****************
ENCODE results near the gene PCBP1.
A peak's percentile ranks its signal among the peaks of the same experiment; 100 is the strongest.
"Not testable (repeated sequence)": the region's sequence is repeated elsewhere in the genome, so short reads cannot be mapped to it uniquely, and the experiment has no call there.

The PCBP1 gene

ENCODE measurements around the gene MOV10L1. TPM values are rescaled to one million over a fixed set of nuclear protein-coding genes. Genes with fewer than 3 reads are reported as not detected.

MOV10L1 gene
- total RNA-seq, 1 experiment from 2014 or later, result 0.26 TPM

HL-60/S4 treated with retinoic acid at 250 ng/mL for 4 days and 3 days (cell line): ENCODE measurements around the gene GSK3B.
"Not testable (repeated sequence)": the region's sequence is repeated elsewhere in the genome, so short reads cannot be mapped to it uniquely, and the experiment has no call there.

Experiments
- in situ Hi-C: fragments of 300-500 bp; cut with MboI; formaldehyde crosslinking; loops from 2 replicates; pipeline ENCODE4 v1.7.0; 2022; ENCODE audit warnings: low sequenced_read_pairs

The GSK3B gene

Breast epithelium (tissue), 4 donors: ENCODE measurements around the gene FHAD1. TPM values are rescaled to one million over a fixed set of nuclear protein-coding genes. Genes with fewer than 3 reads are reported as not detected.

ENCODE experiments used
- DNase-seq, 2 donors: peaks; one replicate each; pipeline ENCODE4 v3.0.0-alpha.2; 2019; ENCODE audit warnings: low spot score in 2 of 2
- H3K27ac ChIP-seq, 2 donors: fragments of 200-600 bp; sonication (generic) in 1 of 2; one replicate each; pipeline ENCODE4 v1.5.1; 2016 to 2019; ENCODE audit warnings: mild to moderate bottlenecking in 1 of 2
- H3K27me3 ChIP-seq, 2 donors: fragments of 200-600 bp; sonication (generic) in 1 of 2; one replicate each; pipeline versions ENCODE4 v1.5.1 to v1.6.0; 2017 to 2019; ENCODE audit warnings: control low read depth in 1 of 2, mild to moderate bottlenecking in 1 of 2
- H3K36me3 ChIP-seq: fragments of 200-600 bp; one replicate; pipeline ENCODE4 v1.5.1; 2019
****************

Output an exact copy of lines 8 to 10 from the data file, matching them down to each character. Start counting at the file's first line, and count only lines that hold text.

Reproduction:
HL-60/S4 treated with retinoic acid at 250 ng/mL for 4 days and 3 days (cell line): ENCODE measurements around the gene GSK3B.
"Not testable (repeated sequence)": the region's sequence is repeated elsewhere in the genome, so short reads cannot be mapped to it uniquely, and the experiment has no call there.

Experiments